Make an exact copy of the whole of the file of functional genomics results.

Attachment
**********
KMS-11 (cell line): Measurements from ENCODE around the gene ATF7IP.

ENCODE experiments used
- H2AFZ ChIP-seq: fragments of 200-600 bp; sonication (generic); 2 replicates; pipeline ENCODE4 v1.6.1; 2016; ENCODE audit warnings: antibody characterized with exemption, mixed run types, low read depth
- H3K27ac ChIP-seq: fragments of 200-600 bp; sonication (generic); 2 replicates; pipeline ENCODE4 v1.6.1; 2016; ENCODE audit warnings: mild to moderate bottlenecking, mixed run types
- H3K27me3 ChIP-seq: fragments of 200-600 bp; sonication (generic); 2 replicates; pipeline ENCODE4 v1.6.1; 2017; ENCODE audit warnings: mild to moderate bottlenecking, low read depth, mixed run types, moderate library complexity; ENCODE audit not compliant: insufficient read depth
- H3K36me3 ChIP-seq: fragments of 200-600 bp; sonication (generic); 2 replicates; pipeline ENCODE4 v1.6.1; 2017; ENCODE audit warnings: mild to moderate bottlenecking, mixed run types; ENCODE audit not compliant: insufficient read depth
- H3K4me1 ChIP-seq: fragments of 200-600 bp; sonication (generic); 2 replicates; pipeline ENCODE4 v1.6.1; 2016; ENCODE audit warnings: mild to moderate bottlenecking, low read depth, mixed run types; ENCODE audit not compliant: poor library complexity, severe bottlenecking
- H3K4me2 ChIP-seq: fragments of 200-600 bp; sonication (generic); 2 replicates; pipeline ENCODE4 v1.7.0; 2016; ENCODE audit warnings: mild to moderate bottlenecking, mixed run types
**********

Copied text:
KMS-11 (cell line): Measurements from ENCODE around the gene ATF7IP.

ENCODE experiments used
- H2AFZ ChIP-seq: fragments of 200-600 bp; sonication (generic); 2 replicates; pipeline ENCODE4 v1.6.1; 2016; ENCODE audit warnings: antibody characterized with exemption, mixed run types, low read depth
- H3K27ac ChIP-seq: fragments of 200-600 bp; sonication (generic); 2 replicates; pipeline ENCODE4 v1.6.1; 2016; ENCODE audit warnings: mild to moderate bottlenecking, mixed run types
- H3K27me3 ChIP-seq: fragments of 200-600 bp; sonication (generic); 2 replicates; pipeline ENCODE4 v1.6.1; 2017; ENCODE audit warnings: mild to moderate bottlenecking, low read depth, mixed run types, moderate library complexity; ENCODE audit not compliant: insufficient read depth
- H3K36me3 ChIP-seq: fragments of 200-600 bp; sonication (generic); 2 replicates; pipeline ENCODE4 v1.6.1; 2017; ENCODE audit warnings: mild to moderate bottlenecking, mixed run types; ENCODE audit not compliant: insufficient read depth
- H3K4me1 ChIP-seq: fragments of 200-600 bp; sonication (generic); 2 replicates; pipeline ENCODE4 v1.6.1; 2016; ENCODE audit warnings: mild to moderate bottlenecking, low read depth, mixed run types; ENCODE audit not compliant: poor library complexity, severe bottlenecking
- H3K4me2 ChIP-seq: fragments of 200-600 bp; sonication (generic); 2 replicates; pipeline ENCODE4 v1.7.0; 2016; ENCODE audit warnings: mild to moderate bottlenecking, mixed run types